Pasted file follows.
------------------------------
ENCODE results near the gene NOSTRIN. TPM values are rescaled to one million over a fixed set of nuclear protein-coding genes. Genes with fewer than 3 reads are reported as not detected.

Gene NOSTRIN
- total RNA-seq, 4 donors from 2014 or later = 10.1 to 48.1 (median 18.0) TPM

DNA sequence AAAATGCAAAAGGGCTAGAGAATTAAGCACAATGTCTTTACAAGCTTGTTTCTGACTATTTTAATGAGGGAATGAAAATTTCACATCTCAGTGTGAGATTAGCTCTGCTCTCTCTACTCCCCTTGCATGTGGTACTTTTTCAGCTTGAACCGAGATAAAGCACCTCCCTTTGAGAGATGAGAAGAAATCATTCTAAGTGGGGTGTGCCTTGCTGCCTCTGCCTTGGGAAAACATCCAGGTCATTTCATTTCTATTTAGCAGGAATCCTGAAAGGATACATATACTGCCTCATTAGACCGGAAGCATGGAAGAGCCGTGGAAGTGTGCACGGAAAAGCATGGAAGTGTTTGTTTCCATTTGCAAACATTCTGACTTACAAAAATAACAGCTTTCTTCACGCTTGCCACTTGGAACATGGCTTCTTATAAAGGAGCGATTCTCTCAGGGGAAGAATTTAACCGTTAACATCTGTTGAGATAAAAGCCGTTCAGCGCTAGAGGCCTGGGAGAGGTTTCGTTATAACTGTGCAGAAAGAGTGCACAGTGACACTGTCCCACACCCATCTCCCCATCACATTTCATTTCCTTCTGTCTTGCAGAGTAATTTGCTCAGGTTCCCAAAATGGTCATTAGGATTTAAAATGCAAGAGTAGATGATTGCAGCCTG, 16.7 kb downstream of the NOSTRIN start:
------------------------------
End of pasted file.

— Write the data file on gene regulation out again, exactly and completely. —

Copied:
ENCODE results near the gene NOSTRIN. TPM values are rescaled to one million over a fixed set of nuclear protein-coding genes. Genes with fewer than 3 reads are reported as not detected.

Gene NOSTRIN
- total RNA-seq, 4 donors from 2014 or later = 10.1 to 48.1 (median 18.0) TPM

DNA sequence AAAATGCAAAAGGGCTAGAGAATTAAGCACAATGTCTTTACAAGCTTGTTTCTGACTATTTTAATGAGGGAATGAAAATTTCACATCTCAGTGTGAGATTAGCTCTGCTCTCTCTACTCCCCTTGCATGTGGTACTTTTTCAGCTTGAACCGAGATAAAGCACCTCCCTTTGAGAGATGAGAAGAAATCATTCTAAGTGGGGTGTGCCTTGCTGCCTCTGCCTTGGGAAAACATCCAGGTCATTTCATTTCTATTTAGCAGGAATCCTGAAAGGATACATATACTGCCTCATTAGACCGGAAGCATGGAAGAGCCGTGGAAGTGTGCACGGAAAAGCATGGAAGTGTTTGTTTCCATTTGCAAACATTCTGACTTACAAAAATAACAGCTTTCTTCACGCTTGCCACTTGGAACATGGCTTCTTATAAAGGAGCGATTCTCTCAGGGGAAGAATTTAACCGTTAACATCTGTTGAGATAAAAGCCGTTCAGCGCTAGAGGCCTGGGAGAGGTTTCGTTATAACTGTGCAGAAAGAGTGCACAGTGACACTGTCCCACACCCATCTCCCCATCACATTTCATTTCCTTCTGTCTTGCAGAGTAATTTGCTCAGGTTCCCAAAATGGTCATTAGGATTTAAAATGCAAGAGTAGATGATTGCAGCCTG, 16.7 kb downstream of the NOSTRIN start: